This summer, Margaret Lindeman ’15 will travel by sea to Greenland, above the Arctic Circle, to investigate a rapidly melting glacier. In just the past decade, the Jakobshavn Glacier’s rate of ice flow from land to ocean has doubled, making it the fastest flowing glacier in the world.
Lindeman will assist a small research team from New York University that is studying the changing ocean dynamics around the glacier (such as rising sea temperatures) to see whether this is contributing to the accelerating ice flow.
“It’s really important to me to do research that is relevant to solving problems in the world and to communicate that in an accessible way,” Lindeman said in a recent interview. “It’s really important for me to convey science in a way that can contribute to a change in policy.”
That is why Lindeman is focusing her career on climate change, ice and oceans. “A concrete connection needs to be drawn between glaciers and people,” she said. Melting glaciers threaten more than penguins and polar bears, she said. They’re contributing to rising sea levels, “which affect the poorest and the richest people around the globe.”
In recognition of her commitment to the environment, Lindeman has won a $5,000 Udall scholarship toward her Bowdoin tuition next year. The Morris K. and Stewart L. Udall Foundation supports environmentally-minded undergraduates interested in entering many different fields, from science and policy to engineering, education, business, health, economics and more.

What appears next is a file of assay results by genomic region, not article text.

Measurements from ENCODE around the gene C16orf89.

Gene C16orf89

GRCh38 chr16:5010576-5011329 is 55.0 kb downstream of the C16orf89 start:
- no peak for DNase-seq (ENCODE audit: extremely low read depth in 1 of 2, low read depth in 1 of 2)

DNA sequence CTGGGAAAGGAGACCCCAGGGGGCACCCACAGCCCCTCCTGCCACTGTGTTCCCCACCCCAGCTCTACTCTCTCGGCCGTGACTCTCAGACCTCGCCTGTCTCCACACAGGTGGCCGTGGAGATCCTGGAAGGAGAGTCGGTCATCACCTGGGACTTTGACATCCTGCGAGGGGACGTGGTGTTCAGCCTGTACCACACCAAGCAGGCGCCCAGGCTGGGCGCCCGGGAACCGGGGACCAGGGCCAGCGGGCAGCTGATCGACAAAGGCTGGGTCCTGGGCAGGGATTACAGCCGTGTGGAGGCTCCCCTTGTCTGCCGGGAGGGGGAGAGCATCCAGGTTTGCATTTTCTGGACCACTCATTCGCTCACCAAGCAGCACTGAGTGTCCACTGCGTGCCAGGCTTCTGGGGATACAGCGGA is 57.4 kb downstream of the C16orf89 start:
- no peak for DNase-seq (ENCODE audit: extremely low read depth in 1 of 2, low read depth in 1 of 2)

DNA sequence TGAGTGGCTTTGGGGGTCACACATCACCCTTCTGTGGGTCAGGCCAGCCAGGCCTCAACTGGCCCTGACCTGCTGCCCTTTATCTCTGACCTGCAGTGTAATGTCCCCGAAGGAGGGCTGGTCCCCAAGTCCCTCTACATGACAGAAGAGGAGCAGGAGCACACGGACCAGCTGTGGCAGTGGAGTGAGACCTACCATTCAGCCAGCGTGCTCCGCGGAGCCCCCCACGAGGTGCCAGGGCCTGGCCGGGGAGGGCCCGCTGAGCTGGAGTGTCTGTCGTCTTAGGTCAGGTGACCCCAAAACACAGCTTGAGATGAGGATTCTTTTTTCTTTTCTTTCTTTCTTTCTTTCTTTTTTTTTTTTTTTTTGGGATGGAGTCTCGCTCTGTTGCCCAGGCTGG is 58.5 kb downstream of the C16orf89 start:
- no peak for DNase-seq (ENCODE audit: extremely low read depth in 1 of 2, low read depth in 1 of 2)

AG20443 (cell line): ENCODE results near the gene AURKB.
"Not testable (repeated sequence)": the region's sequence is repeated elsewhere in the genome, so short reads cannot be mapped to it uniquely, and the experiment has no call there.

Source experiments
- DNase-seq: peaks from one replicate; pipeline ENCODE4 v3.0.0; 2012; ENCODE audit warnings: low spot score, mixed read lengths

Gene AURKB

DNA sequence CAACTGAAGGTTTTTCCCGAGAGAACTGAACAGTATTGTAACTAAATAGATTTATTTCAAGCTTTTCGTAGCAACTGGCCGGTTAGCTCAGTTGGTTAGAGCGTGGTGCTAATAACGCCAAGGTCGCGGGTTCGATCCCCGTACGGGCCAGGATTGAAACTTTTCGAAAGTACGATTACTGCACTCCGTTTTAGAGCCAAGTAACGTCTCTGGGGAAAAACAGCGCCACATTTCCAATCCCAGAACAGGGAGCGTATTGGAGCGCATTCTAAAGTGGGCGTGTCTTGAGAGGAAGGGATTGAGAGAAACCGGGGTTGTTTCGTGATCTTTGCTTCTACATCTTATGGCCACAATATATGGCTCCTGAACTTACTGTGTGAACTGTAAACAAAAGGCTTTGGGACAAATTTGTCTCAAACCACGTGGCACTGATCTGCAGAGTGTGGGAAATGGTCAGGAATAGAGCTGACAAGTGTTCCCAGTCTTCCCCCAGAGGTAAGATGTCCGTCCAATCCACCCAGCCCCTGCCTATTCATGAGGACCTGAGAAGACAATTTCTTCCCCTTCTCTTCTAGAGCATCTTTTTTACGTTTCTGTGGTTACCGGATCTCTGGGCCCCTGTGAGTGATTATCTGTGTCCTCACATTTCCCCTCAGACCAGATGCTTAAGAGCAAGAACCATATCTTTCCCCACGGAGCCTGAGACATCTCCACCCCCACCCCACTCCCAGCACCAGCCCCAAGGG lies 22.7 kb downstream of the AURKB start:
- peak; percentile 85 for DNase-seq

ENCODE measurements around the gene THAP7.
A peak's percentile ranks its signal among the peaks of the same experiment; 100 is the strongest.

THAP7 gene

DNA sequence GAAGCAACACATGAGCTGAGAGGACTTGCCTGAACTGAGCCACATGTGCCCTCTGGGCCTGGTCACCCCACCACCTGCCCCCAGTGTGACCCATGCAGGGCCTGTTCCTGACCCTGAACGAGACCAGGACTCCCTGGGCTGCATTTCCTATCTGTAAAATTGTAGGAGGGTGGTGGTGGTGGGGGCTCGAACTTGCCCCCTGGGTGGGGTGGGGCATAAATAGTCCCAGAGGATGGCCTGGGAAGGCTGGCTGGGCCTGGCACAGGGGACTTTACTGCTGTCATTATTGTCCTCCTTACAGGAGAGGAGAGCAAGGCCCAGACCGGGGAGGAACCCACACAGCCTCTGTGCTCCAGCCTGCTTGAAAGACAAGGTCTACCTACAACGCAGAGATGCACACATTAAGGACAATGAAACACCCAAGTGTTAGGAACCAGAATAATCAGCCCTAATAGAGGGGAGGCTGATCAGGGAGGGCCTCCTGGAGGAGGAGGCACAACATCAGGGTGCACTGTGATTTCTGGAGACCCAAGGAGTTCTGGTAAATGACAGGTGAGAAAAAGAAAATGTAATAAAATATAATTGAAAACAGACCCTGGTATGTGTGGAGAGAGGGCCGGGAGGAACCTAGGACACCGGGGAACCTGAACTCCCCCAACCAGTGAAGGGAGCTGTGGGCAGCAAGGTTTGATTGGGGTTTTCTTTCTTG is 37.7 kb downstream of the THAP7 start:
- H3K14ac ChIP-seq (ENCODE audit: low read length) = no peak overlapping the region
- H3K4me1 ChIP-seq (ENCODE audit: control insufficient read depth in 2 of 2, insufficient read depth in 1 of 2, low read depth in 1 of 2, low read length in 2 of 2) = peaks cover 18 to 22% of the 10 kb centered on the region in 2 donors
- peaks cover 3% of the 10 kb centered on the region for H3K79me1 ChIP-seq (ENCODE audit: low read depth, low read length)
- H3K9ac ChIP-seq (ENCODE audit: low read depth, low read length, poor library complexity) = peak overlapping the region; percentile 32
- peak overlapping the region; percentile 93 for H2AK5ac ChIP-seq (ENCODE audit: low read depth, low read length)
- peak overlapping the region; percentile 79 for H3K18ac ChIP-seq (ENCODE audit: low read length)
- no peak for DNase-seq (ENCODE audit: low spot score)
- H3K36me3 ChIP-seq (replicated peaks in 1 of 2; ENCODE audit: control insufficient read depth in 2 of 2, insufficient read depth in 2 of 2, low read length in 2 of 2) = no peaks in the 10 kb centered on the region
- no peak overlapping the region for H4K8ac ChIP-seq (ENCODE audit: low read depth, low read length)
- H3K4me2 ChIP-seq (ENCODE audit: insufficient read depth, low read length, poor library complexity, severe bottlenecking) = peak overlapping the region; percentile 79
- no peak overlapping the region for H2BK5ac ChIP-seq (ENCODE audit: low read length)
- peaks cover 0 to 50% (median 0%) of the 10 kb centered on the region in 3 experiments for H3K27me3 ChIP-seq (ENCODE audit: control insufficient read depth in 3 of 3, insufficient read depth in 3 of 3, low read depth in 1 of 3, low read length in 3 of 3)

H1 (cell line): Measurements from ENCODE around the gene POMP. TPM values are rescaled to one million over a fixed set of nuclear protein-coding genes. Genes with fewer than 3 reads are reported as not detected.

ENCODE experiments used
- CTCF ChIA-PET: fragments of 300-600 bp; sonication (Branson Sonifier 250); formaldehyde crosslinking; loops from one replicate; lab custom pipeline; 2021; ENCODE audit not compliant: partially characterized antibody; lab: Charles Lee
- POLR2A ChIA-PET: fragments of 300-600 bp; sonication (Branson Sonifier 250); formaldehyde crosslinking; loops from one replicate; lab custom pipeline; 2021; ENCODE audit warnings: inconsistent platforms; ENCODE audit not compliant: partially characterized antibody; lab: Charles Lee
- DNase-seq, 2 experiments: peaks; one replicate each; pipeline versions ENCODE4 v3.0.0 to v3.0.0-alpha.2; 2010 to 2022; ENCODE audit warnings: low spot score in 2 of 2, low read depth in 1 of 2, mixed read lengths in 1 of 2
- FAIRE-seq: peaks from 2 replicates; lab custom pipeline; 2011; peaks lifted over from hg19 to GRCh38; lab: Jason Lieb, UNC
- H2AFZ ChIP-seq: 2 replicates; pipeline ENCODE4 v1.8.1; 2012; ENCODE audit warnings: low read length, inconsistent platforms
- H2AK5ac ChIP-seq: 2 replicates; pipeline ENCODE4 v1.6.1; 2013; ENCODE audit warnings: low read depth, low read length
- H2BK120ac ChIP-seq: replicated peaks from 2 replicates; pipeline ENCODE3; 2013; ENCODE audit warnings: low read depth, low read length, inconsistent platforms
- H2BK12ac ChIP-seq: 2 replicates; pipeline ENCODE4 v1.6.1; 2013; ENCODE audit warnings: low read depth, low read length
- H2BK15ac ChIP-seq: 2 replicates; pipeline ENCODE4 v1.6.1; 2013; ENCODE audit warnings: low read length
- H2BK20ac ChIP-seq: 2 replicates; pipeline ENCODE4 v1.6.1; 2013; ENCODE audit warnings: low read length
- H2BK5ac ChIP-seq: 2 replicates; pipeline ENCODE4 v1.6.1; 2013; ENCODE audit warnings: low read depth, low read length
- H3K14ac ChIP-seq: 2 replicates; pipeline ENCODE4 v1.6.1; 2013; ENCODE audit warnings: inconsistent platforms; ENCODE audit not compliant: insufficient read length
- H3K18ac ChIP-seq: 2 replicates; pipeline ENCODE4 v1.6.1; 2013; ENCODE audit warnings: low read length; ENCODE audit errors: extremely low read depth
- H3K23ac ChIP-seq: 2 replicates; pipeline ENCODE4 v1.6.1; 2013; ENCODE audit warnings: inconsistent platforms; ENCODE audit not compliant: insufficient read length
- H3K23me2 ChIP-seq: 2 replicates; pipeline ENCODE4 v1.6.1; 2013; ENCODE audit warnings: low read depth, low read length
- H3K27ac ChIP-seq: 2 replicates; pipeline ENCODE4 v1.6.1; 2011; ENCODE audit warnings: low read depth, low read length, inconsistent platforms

In addition, Bowdoin has three Udall honorable mentions this year: Matthew Goodrich ’15, Bridgett McCoy ’15 and Courtney Payne ’15.
Lindeman is double majoring in math and earth and oceanographic science, and minoring in physics. She came into Bowdoin thinking she would major in government, with a focus on environmental policy. Meeting Associate Professor of Earth and Oceanographic Science Collin Roesler during The Bowdoin Science Experience altered her plans. She dropped the idea of studying government and instead focused on ocean science.
Then Mary Lou Zeeman, Bowdoin’s R. Wells Johnson Professor of Mathematics, hooked Lindeman on math after showing Lindeman how intertwined her discipline is with climate studies. Zeeman also helped Lindeman secure her summertime research opportunity in Greenland through her contacts in the Mathematics and Climate Research Network.
Lindeman’s plan after graduating is to study for a year in Germany or Norway, which both have universities with strong polar studies programs. Then she will enroll in a Ph.D. program in ocean and atmospheric science combined with applied math.
Lindeman, who grew up Brooklyn, N.Y., said her desire to try to circumvent the devastating effects of climate change began when she was a high school student. “I remember hearing about global warming as a kid and thinking, ‘Oh, that’s a big problem for grown-ups to fix,” she said. “By the time I was in high school, it was quite clear to me that grown-ups weren’t fixing it.” She added, “It’s something I could work on for the rest of my life.”